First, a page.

Check out the anonymous quote at the end of the article. It is becoming a more and more common euphemism of WASP fundamentalism. With enough provocation, I wonder were such sentiment could lead us in the near future.

  2. Jonathan…

    For the sake of making an argument, I’ll concede that “you keep what you kill… or what you steal” is a morally acceptable way to live. After all, we believe that it was morally acceptable to drive out Native American culture, instead of integrating by learning their customs and their language… ironically the same thing we are asking of Mexican immigrants to do today :)

    But, lets say that by virtue of force, the State does possess the ownership of the land, thus making it illegal to exist of that land without its permission, or license, or tax (I sure hope you are not advocating this).

    Here comes the problem. You are drawing a false dillema that I have to do something, therefore I have to participate in social contract whether I want to or not.

    But again, let’s look at it from a “freeman” perspective.

    Let’s say that your house is located on the land that is surrounded by my land. So, every so often you have to cross my land in order to get out of your house and travel. Now, on my land I have arrangement with several people who pay me money to give them a haircut, and cook breakfast for them once a week, educate their children and maintain a medium of exchange, but they have to pay a “tax” to me. All of us agree on that.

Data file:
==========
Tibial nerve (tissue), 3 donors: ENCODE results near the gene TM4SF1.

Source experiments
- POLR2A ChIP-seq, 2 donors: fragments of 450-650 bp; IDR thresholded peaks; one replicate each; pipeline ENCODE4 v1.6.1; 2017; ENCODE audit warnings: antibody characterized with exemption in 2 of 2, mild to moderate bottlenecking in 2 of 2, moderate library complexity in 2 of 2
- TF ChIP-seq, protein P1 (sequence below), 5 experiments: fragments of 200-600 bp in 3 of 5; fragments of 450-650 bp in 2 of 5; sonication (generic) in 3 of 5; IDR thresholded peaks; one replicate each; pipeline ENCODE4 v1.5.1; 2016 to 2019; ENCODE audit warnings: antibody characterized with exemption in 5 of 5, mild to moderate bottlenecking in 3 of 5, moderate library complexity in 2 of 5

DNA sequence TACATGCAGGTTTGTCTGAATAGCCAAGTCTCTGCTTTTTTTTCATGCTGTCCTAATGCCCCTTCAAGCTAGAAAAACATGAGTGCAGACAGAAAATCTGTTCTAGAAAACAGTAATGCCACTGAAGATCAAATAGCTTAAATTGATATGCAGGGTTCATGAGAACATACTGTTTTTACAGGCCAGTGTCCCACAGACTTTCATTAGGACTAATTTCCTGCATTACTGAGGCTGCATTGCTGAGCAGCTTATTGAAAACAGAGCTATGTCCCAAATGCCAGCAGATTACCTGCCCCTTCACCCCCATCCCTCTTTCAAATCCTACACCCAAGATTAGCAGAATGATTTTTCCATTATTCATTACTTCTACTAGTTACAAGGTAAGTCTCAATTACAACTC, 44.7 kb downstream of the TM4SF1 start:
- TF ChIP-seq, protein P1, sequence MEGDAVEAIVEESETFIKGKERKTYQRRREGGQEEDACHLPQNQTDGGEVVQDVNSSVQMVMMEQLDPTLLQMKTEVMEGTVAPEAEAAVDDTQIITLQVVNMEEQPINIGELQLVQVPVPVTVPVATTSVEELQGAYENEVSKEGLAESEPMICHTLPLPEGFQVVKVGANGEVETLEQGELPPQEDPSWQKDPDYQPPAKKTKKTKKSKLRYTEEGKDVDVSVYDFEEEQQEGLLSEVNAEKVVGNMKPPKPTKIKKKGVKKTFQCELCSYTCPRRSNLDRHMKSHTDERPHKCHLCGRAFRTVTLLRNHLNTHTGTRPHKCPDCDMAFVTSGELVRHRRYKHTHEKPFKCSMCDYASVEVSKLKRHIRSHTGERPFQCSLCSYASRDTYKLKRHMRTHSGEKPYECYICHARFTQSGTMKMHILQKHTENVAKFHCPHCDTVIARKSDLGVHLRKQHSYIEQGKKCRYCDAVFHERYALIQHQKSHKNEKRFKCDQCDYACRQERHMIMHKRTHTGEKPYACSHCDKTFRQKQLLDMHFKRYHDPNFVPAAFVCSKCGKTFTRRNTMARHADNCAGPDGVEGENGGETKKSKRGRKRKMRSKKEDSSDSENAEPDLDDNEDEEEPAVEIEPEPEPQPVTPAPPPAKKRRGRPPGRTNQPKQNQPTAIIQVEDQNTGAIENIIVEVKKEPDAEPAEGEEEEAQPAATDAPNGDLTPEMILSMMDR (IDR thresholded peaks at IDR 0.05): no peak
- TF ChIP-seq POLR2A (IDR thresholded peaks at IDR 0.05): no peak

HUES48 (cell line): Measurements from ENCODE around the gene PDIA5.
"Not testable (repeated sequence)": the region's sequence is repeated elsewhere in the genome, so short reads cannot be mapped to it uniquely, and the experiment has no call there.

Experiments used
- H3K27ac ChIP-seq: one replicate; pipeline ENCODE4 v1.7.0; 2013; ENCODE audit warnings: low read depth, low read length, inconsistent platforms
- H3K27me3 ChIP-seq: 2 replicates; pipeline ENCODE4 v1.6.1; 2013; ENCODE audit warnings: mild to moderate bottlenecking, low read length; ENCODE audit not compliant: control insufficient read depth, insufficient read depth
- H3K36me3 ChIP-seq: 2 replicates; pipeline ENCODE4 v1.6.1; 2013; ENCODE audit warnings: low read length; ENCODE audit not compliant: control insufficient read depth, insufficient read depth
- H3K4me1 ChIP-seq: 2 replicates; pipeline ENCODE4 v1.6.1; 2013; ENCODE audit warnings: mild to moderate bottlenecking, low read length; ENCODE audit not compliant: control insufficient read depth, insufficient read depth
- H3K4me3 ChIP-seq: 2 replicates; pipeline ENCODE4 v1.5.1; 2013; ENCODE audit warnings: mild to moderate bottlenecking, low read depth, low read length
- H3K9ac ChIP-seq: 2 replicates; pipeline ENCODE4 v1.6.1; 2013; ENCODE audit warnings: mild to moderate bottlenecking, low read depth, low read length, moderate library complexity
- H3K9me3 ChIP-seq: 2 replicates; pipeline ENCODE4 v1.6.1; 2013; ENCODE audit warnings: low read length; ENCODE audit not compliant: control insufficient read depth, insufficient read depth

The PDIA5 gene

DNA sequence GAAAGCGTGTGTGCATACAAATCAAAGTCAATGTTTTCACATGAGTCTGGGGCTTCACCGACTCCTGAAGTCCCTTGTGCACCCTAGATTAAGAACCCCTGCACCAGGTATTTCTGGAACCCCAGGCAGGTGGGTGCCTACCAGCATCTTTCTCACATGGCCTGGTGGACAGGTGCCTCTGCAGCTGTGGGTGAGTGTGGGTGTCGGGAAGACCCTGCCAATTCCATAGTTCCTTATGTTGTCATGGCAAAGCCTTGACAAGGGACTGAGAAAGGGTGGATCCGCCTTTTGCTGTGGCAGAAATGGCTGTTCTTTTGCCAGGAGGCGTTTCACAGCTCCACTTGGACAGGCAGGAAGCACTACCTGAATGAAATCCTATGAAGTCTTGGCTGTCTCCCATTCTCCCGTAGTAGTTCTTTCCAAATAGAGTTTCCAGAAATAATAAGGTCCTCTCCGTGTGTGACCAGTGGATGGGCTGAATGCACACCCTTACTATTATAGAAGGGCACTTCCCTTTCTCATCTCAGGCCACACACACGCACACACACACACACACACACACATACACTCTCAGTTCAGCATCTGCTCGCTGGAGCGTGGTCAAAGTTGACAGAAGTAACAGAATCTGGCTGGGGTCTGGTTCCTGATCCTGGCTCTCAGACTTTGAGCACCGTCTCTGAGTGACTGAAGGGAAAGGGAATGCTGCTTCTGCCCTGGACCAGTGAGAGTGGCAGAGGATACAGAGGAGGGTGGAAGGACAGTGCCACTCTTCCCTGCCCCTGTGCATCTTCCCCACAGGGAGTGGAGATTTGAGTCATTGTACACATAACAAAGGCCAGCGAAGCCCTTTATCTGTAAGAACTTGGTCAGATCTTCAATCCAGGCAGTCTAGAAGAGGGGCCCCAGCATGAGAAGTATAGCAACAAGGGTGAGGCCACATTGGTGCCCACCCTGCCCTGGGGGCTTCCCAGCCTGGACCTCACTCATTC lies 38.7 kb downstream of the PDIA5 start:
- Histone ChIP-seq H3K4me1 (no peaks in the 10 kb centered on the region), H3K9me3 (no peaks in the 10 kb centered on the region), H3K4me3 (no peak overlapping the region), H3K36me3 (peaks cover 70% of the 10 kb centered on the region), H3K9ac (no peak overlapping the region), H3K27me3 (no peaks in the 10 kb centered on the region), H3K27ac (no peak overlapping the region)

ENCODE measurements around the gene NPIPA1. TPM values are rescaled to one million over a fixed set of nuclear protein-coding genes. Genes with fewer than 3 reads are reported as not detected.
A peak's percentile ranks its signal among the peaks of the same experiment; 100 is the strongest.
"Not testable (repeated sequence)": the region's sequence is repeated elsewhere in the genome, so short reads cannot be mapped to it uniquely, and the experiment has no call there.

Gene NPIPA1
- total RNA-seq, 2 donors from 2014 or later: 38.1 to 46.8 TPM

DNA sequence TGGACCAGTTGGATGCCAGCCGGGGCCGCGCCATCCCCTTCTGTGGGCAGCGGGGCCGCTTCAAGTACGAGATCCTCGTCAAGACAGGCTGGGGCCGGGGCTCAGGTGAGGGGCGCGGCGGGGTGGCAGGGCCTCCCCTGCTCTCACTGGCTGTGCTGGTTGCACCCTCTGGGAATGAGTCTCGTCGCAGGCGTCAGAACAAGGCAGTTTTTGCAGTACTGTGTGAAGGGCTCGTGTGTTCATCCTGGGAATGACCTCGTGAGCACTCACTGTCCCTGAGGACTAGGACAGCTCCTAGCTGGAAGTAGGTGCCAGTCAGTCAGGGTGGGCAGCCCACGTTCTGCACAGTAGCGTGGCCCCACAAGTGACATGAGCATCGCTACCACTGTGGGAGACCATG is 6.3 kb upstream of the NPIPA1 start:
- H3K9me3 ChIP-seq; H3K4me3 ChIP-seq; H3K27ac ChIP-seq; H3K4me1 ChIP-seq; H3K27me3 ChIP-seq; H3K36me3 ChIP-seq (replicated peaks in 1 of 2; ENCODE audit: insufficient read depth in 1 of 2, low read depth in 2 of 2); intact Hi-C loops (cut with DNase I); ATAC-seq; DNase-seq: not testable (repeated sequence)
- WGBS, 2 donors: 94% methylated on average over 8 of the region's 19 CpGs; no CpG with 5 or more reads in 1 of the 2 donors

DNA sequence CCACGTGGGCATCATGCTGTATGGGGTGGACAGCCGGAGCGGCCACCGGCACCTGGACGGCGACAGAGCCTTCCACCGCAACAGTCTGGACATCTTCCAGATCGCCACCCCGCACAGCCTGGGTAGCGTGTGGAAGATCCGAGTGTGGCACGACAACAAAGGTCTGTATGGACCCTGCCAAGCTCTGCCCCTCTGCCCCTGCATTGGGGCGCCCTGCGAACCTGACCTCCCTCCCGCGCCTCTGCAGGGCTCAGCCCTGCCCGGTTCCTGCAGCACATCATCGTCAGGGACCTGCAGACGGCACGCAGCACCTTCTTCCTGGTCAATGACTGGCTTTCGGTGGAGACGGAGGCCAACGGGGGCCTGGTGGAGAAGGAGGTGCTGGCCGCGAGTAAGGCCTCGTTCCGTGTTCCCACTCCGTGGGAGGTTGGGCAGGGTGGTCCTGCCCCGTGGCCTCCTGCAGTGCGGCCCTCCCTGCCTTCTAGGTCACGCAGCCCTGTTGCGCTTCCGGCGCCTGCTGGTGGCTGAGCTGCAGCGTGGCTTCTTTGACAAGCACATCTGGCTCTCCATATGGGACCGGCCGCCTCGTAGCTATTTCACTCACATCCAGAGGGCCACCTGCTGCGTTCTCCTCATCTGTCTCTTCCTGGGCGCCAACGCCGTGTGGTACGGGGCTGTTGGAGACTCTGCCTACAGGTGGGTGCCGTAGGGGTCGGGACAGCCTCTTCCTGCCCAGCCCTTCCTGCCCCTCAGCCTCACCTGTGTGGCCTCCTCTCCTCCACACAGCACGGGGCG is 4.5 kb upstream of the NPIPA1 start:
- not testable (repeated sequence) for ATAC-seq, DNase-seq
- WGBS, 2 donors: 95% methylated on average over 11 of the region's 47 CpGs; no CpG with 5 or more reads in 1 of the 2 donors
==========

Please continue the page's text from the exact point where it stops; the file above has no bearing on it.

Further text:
Now, since you have to travel through my land… I tell you that since you have to use my property to get travel, you have to get a contract to do everything else, including the research on rabbit breeding that people are paying me for. It’s all or nothing.

    As a reasonable person, you don’t mind paying for the use of travel, but you don’t need most of the other things. In face, you find some of these to be morally despicable. So, you keep traveling across the border out of necessity, and offering me payment for the services that you need.

    But, I and my supporters round up a couple of baseball bats, knock on your door and confiscate your house, and your property.

    Now, I know it’s a simplification of reality, but hardly any of us would advocate such scenario as morally acceptable. Yet, this is exactly what you are saying:

    It’s ok to force people to a social contract terms that they don’t agree with, because they otherwise have no other choice or means to live :)

    I hope you see the poor logic of such argument.

  3. Andrey, I think we are on the same page on that one. He liked a little less than his predecessors but as of yet, the stand seems not to have changed much.

  4. Jared, good to see you on CultureMutt! I share your concerns RE the violent rhetoric coming out of the Christian Right. I’d be interested in the parallels you see between Adventism (Seventh-day Adventism for CM readers that are not familiar with the term and Islam. I’ve heard comparisons made in the past but am not up to speed with the latest. Thanks for the call to faith as well. Meaning and hope is something we all need. Dialogue and openness to learning from the variety of faith traditions is something I whole-heartedly support.